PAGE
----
A major gathering of the Latin American church has called for greater LGBTQ pastoral care while condemning violence against that community.
The Ecclesial Assembly of Latin America and the Caribbean concluded November 28th after a hybrid meeting virtually and in-person in Mexico City for a week. The assembly’s outcomes document included LGBTQ issues at several points, which were addressed in a positive light.
For instance, outcome 20 seeks to promote a church in which “cultural, ethnic, and sexual diversity are integrated.” To achieve this desire, pastoral attitudes include:
“Encouraging in our communities and local Churches the recognition and appreciation of sexual, ethnic and cultural diversity through spaces for human advancement and job and educational training.
“Going out to meet with mercy, approaching us with gestures, attitudes and initiatives of listening and dialogue.
“Promoting the spirituality of communion and the culture of the encounter that helps us to value the other as a gift.”
Elsewhere, in outcome 27, the church is called to denounce structural violence through social movements that pay particular attention to marginal communities including “LGBTIQ+” people.
Outcome 24 is about family ministry, and reads that such ministry “embraces new expressions, their complexity and diversity.” Pastoral attitudes include:
“Enriching our message with a language that includes all the forms of family formation in the formative processes and the celebration of the faith.
“Mercifully and tenderly integrating the various types of families: single parents, civil unions and with a diversity of sexual orientation.”
Roughly 1,000 participants from region gathered to practice synodality and discuss the church’s present reality. Beyond simply an episcopal gathering, hundreds of clergy and religious, as well as 400 lay people participated. Three delegates of the Global Network of Rainbow Catholics (GNRC) were in attendance.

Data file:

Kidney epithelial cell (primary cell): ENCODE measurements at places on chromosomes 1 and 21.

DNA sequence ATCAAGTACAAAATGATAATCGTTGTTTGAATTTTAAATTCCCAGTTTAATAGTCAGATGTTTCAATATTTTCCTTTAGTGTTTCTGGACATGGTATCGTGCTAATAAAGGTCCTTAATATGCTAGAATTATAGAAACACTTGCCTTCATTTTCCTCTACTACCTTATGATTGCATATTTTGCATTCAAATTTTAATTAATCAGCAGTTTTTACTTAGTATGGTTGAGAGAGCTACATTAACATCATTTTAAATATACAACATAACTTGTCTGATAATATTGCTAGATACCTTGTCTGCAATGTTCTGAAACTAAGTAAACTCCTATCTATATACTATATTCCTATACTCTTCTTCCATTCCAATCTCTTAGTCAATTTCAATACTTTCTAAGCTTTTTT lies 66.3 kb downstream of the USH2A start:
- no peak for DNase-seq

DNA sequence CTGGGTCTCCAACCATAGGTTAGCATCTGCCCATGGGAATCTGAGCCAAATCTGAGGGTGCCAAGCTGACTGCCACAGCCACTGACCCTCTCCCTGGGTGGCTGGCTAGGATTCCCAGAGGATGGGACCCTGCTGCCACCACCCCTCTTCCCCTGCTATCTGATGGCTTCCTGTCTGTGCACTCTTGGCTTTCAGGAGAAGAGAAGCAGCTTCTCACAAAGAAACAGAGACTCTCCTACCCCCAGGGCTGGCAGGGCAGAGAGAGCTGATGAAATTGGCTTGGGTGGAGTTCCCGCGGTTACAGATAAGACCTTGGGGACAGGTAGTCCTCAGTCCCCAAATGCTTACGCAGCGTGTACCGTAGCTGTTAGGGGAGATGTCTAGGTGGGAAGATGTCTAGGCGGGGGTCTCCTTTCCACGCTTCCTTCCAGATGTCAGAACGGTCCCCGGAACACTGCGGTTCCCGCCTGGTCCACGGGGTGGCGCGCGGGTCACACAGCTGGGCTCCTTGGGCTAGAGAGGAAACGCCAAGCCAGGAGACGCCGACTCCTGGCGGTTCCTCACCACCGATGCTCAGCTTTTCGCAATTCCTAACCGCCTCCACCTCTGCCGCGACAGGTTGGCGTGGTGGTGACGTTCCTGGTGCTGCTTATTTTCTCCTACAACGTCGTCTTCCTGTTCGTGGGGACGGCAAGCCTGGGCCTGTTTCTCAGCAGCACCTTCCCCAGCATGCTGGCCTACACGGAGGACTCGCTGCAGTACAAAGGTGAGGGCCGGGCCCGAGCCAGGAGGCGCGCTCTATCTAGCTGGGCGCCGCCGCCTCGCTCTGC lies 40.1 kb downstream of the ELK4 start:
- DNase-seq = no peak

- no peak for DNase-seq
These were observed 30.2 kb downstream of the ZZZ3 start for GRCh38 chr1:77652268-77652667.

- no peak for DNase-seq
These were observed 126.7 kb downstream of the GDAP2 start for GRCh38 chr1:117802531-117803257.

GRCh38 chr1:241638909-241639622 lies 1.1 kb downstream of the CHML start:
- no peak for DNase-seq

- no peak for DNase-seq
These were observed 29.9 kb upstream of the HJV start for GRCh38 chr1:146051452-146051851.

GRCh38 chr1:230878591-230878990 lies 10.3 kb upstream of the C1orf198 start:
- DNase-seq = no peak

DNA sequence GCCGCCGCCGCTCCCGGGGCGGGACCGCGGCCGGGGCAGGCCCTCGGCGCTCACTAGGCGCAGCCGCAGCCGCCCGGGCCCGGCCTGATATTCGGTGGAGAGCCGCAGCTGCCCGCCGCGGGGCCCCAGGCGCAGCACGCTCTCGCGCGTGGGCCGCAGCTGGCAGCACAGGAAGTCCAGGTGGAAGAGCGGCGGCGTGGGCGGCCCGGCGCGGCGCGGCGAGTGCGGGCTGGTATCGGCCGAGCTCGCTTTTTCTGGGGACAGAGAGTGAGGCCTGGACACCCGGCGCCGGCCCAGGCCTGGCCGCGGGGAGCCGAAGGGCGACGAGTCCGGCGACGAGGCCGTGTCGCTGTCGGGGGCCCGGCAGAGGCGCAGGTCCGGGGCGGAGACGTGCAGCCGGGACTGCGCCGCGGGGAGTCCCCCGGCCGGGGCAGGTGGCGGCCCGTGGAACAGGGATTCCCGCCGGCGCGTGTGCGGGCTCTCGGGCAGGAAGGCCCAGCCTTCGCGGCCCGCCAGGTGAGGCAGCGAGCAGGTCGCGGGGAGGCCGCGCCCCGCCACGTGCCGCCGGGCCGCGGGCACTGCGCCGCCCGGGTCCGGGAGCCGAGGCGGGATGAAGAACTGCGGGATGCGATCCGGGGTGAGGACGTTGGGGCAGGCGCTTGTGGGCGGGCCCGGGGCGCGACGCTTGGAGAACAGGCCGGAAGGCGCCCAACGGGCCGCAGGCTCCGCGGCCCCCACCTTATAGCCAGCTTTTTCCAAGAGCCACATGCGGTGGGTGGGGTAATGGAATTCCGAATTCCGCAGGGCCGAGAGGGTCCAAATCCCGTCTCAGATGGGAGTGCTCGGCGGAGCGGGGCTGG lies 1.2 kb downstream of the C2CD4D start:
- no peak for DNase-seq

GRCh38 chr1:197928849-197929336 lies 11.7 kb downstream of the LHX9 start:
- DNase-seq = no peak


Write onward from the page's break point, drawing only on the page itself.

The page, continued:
Under the goal of “We are all missionary disciples going forth,” the goal was “to set priorities for the church in Latin America and the Caribbean for the next 10-12 years,” according to the National Catholic Reporter. Pope Francis said in a welcome video that the ecclesial assembly, the first of its kind, was “a time that opens up for us new horizons of hope.”
Preceding the Mexico City gathering, some 50,000 people participated in a process of listening and dialogue that was widely representative. As part of those preparations, Latin American members of the Global Network of Rainbow Catholics organized a survey of LGBTQ Catholics, families, and allies. Tomorrow, Bondings 2.0 will report on the findings of that survey and its potential impact.
As it often has in the pasgt, the Latin American church is leading the global church into deeper reception of Vatican II and practices of synodality. The Ecclesial Assembly in November is an attempt to embody the types of listening, dialogue, and pastorally-oriented action which have become hallmarks of the first Latin American pope’s ministry. While it may not be surprising that LGBTQ issues would have emerged in the concerns of the laity, it is remarkable that these concerns were heard and then reflected in the assembly’s final report, a step that remains too uncommon in other ecclesial processes.
The global church is deeply indebted to Latin American Catholics for embodying new ways of being church in the third millennium. Hopefully, LGBTQ issues, once surfaced during the Synod on Synodality, will be treated likewise.
—Robert Shine (he/him), New Ways Ministry, December 14, 2021